A press release from the United States Department of Agriculture announced that the United States-Mexico-Canada Agreement (USMCA) entered into force on Wednesday. The trade agreement replaces the North American Free Trade Agreement and addresses issues with trade to Canada and Mexico, the largest export markets for American agricultural products.
“USMCA creates more market access for farmers from across our nation to sell their wholesome and nutritious products to our closest neighbors. This is a better deal for America that will grow our economy and put more money in the pockets of American families,” said Secretary of Agriculture Sonny Perdue. He called the agreement a “huge win for U.S. agriculture.”
The agreement, intended to support the interests of American farmers and agribusinesses, was signed into law on January 29. The press release said it had “overwhelming bipartisan support” in Congress. The USDA said exports to Canada and Mexico support over 325,000 jobs for Americans.
“This high-standard agreement builds upon our existing markets to expand U.S. food and agricultural exports and support food processing and rural jobs,” the press release states. The USMCA addresses agricultural biotechnology and supports innovations in gene editing and other technologies.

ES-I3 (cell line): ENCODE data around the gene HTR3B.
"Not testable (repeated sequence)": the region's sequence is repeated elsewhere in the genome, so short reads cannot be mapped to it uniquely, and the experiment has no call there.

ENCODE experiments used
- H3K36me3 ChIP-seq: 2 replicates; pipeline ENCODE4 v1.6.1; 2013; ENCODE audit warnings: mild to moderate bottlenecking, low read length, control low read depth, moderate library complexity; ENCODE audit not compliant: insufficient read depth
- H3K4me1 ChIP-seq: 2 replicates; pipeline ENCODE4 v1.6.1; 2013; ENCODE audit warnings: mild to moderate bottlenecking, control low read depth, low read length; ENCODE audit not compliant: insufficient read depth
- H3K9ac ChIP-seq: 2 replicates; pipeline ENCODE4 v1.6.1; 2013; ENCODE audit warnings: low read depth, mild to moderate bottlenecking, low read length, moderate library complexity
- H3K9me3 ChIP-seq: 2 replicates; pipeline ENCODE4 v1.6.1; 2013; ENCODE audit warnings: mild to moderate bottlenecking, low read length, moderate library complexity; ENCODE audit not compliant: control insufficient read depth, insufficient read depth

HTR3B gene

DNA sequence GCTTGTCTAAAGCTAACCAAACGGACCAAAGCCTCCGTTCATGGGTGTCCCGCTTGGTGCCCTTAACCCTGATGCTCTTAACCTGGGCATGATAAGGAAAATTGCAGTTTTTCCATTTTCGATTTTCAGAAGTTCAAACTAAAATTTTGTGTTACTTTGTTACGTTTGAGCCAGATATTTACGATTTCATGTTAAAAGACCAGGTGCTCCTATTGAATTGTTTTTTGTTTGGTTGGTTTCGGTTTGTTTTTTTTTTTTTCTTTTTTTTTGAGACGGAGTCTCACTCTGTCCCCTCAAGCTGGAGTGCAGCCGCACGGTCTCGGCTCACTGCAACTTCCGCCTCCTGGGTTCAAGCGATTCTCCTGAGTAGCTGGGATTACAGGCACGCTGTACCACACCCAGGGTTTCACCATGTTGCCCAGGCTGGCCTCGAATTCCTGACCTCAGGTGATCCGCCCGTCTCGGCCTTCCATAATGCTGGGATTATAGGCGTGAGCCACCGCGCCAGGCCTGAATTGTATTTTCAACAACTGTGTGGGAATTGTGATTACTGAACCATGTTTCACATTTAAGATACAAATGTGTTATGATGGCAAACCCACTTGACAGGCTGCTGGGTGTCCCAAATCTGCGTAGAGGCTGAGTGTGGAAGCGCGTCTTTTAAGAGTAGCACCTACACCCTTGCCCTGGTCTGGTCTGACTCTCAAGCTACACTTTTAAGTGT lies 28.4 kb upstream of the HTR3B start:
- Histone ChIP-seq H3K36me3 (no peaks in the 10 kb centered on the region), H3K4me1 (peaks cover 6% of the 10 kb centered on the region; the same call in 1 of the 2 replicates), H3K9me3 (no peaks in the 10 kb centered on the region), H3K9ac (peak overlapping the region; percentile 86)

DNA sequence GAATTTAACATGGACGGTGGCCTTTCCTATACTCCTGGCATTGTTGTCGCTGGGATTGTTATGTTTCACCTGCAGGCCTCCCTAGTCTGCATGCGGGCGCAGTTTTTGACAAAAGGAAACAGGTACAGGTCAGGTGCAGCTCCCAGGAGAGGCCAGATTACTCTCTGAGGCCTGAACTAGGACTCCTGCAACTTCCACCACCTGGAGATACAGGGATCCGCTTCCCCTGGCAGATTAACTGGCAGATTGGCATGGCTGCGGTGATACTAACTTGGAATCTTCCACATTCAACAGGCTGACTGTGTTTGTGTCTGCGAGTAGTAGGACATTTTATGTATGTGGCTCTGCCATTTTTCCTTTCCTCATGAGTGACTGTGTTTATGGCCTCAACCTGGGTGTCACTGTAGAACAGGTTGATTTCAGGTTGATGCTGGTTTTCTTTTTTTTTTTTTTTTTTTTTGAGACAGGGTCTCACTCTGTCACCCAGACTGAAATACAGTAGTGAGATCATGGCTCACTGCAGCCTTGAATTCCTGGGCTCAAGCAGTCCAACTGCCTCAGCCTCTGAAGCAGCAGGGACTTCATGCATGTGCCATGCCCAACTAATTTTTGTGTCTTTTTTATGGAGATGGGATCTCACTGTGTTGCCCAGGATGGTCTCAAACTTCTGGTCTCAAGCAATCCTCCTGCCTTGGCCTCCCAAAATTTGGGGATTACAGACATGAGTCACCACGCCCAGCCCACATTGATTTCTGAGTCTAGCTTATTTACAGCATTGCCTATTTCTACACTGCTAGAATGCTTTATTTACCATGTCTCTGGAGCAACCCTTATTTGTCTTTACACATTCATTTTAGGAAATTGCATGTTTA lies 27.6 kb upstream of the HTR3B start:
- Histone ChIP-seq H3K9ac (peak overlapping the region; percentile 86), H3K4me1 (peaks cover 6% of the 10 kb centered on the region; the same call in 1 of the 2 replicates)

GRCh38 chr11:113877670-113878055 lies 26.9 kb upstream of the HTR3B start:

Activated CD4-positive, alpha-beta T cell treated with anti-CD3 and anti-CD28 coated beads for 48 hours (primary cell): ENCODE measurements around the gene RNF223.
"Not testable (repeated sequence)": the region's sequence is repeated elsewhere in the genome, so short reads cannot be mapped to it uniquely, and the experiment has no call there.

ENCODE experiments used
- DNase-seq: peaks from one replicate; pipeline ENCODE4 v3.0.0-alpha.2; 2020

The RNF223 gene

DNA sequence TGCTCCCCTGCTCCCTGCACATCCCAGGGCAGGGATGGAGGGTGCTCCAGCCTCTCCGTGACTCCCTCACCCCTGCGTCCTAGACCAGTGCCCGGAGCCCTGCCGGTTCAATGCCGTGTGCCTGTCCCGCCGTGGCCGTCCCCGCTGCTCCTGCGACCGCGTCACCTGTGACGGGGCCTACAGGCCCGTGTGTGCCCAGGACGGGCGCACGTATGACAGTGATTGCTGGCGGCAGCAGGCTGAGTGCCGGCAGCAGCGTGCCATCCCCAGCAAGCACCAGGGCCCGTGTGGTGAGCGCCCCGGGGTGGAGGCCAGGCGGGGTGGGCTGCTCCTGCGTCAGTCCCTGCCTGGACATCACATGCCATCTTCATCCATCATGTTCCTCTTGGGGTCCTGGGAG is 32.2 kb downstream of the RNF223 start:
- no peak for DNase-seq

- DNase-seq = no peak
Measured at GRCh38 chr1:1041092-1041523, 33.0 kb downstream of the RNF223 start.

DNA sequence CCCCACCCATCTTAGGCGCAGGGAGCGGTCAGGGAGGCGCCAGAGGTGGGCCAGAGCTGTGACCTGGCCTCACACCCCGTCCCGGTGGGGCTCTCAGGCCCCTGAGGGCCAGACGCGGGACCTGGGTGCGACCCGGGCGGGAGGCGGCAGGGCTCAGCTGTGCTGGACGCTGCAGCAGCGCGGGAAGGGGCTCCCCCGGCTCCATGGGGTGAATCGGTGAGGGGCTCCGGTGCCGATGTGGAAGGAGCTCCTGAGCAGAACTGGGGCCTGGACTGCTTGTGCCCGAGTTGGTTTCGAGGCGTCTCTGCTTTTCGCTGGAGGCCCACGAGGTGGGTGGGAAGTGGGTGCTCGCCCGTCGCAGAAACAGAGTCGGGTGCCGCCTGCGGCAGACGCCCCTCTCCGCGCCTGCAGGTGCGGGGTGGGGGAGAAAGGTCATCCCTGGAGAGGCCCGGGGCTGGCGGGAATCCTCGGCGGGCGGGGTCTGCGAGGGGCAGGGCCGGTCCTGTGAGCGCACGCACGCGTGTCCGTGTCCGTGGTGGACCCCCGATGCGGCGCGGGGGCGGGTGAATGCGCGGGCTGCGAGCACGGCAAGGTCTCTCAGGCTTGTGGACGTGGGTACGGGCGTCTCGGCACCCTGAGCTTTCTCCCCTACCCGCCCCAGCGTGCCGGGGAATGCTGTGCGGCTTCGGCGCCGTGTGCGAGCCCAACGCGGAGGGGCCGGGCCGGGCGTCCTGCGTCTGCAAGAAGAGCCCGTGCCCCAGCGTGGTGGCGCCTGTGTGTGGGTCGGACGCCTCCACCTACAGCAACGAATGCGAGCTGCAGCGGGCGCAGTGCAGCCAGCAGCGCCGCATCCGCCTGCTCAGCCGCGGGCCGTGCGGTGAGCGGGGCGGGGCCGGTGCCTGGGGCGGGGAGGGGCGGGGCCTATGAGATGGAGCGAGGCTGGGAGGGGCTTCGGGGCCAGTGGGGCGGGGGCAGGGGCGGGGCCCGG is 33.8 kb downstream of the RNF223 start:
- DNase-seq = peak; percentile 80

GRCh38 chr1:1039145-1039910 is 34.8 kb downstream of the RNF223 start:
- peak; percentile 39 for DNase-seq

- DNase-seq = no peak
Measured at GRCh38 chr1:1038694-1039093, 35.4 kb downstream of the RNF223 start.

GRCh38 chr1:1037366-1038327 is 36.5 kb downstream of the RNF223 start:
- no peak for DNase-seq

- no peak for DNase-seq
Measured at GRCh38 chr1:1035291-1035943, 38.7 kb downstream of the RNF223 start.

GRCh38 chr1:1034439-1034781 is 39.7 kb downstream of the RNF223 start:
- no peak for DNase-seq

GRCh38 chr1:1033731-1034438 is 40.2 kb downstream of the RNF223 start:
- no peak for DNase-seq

The agreement is meant to expand opportunities for dairy and poultry trade from the United States to Canada. Canada agreed to end its wheat grading system and milk pricing programs to allow American producers to compete in the markets. The agreement also will eliminate technical barriers to selling wine and distilled spirits between the three countries.
“The implementation of this deal sends a strong signal to other important export markets such as the United Kingdom and the European Union that President Trump and Congress are serious about pursuing and enacting future agreements that create better economic opportunities for all parties involved. The United States is open for business, and our farmers are ready to export more of their wholesome and nutritious products to consumers around the world,” Perdue said in an opinion editorial in the Fayetteville Observer.